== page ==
John Ray (1628-1705) was a naturalist, philosopher and theologian. Ray’s main innovation in the field of taxonomy was the description and classification of plants according to their observed similarities and differences, as shown in his 1670 Catalogus Plantarum Anglias (Catalogue of English Plants), which included notes on medicine and pharmacy.
This interest in plants and their uses was tied to Ray’s belief in divine creation which could be revealed through the story of the natural world.
Ray also studied animals and human cultures (informed by travel through Europe with his patron and collaborator Francis Willughby), and published De Historia Piscium (A History of Fishes) in 1686.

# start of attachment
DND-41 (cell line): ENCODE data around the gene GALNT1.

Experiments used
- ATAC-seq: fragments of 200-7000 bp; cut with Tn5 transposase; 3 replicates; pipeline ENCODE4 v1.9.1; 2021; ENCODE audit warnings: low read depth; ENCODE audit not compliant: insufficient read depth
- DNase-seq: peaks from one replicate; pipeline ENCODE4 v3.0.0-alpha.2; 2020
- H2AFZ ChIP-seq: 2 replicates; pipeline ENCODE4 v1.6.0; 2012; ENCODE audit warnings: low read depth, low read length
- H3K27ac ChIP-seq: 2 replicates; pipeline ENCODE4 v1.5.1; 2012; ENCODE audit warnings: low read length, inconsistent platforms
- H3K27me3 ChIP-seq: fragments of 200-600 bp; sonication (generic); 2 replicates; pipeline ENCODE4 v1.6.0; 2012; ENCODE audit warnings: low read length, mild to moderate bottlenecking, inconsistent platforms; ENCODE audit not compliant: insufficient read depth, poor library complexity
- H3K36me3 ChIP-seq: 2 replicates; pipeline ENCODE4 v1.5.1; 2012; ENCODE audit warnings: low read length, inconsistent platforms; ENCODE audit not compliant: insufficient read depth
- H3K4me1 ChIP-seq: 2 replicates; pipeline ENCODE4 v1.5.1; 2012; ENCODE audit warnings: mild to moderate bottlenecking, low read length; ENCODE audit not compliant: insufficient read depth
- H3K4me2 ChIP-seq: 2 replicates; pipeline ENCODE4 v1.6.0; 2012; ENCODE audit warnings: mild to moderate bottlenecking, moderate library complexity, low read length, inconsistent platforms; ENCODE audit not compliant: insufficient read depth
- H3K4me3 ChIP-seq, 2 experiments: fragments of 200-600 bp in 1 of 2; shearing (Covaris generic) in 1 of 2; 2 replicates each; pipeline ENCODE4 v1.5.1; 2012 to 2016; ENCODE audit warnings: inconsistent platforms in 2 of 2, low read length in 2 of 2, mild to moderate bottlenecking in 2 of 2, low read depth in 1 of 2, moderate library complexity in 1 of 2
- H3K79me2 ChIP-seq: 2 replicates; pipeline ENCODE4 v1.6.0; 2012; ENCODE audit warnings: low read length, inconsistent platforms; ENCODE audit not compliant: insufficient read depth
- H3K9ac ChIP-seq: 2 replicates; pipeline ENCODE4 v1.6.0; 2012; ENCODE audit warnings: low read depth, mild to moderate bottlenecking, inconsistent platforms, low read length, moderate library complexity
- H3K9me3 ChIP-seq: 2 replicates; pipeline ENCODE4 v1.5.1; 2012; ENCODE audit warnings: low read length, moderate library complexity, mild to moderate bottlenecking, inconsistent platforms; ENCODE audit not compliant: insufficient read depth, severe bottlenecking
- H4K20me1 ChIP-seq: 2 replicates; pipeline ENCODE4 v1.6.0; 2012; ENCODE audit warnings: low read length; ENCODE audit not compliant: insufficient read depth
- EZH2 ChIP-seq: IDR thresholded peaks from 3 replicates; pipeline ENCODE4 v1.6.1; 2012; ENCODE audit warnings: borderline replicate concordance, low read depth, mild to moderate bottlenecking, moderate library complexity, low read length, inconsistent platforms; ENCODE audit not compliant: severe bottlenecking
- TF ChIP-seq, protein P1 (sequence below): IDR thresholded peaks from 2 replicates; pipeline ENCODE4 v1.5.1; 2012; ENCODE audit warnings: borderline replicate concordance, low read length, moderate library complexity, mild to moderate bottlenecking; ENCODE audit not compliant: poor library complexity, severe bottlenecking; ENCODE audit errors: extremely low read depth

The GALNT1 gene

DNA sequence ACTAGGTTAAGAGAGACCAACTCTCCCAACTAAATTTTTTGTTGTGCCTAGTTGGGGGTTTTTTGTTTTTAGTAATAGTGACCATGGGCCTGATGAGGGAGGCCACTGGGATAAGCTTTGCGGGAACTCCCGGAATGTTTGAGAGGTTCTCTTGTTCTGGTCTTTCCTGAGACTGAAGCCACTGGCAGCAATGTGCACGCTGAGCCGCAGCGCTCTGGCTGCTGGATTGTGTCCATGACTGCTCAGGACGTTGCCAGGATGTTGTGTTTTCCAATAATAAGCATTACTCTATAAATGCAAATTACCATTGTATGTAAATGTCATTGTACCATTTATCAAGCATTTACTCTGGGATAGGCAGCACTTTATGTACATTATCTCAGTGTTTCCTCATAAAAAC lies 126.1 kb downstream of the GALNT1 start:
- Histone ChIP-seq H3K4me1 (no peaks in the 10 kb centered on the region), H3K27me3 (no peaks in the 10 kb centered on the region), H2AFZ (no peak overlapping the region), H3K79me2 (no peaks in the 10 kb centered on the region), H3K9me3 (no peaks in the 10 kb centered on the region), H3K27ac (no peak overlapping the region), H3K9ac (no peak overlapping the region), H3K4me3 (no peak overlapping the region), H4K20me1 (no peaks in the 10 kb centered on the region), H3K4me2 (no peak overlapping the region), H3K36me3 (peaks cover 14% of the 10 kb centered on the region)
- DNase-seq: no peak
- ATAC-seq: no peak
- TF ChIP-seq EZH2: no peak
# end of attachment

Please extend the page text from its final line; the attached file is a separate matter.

This volume is from the collection of the physician, naturalist and collector Sir Hans Sloane, who corresponded with Ray and supplied him with plant specimens – and whose collection was part of the foundation collection of the British Museum.
The volume is inscribed ‘A book of fishes done at hamburgh, with Mr Ray’s notes’. The drawings are titled in German but with annotations in English probably in the hand of John Ray. An inscription next to a drawing titled ‘Einen elenbott’ reads ‘Hippoglossus. The halibut, in ye north of England called the Turbot’.
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